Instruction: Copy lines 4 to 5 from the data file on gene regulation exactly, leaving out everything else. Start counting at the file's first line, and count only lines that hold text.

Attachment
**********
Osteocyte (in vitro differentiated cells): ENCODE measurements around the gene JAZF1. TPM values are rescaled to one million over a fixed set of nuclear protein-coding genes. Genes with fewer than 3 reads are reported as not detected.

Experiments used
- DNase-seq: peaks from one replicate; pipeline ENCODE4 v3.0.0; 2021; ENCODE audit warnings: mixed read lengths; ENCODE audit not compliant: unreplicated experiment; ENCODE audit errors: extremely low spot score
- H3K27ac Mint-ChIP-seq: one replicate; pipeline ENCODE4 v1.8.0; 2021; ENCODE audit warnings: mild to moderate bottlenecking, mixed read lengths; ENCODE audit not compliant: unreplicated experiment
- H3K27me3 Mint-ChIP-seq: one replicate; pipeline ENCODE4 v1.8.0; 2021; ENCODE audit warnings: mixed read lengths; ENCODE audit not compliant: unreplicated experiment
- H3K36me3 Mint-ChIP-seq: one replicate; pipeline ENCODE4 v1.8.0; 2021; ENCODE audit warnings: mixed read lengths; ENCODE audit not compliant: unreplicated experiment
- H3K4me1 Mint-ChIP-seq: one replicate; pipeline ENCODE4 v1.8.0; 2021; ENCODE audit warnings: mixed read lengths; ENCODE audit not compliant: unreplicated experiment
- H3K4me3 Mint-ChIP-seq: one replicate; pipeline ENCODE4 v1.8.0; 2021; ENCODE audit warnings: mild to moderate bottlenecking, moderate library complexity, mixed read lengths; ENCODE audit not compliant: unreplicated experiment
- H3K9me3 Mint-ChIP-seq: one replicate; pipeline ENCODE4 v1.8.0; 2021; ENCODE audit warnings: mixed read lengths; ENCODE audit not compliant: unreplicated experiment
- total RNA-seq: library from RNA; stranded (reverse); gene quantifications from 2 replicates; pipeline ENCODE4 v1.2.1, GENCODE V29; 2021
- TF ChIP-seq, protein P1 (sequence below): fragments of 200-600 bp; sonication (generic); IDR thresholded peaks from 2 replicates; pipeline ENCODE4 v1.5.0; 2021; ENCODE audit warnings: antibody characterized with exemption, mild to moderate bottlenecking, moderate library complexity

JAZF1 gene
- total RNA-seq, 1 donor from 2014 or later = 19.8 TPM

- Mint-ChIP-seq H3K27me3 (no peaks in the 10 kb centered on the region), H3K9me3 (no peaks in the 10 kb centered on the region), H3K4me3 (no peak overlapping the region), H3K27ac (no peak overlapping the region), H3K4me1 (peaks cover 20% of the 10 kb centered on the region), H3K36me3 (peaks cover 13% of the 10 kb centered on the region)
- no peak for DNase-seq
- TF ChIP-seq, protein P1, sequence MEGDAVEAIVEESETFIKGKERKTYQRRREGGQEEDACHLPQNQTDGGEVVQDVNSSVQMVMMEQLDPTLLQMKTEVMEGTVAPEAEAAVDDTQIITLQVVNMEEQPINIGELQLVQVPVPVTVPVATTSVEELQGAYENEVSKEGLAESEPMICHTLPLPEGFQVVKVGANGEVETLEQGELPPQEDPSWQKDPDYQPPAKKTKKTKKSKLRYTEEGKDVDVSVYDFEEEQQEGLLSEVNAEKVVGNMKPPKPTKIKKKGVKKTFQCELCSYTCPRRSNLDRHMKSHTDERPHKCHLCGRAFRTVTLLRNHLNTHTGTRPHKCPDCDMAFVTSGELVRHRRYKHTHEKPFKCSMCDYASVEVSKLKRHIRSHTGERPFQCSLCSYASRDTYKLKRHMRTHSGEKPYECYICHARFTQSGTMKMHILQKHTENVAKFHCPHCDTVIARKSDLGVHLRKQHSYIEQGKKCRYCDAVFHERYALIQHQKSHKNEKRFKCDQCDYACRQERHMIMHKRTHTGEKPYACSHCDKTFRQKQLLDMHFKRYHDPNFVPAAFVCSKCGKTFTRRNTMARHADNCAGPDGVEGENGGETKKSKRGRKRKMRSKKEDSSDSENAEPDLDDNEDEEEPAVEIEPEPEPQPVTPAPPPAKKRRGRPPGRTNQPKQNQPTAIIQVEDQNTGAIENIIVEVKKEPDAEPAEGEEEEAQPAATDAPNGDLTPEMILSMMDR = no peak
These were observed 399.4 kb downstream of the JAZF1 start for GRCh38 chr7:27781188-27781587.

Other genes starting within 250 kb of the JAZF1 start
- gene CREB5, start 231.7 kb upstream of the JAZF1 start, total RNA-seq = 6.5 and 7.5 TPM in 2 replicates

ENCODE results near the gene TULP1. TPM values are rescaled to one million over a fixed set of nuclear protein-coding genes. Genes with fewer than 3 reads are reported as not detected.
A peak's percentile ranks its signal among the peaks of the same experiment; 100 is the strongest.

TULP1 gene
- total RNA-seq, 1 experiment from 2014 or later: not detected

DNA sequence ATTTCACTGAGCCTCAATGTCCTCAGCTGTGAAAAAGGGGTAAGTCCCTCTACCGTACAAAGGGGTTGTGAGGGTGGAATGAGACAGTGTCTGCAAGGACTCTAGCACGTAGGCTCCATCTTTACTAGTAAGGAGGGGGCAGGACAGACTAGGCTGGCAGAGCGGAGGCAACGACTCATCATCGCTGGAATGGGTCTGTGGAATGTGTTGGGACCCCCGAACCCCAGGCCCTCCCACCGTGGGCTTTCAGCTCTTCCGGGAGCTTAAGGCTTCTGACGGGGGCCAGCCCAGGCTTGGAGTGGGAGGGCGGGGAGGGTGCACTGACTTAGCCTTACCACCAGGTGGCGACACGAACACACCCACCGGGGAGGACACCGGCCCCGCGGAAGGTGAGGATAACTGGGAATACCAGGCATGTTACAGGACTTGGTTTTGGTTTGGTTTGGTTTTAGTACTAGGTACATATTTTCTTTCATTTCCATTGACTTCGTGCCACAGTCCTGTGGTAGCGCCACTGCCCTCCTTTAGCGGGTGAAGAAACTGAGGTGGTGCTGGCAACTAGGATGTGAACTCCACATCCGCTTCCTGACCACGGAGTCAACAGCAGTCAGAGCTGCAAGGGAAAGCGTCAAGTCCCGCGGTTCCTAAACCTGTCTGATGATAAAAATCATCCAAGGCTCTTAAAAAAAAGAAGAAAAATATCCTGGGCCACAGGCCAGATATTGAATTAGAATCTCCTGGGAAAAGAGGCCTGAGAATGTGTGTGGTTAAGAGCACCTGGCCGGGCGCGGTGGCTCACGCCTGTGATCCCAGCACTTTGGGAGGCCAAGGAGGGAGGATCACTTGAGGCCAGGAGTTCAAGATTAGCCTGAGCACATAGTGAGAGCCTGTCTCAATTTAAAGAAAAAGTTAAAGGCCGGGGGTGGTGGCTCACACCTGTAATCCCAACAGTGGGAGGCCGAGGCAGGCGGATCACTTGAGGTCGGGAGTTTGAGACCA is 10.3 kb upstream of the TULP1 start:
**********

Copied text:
- H3K27ac Mint-ChIP-seq: one replicate; pipeline ENCODE4 v1.8.0; 2021; ENCODE audit warnings: mild to moderate bottlenecking, mixed read lengths; ENCODE audit not compliant: unreplicated experiment
- H3K27me3 Mint-ChIP-seq: one replicate; pipeline ENCODE4 v1.8.0; 2021; ENCODE audit warnings: mixed read lengths; ENCODE audit not compliant: unreplicated experiment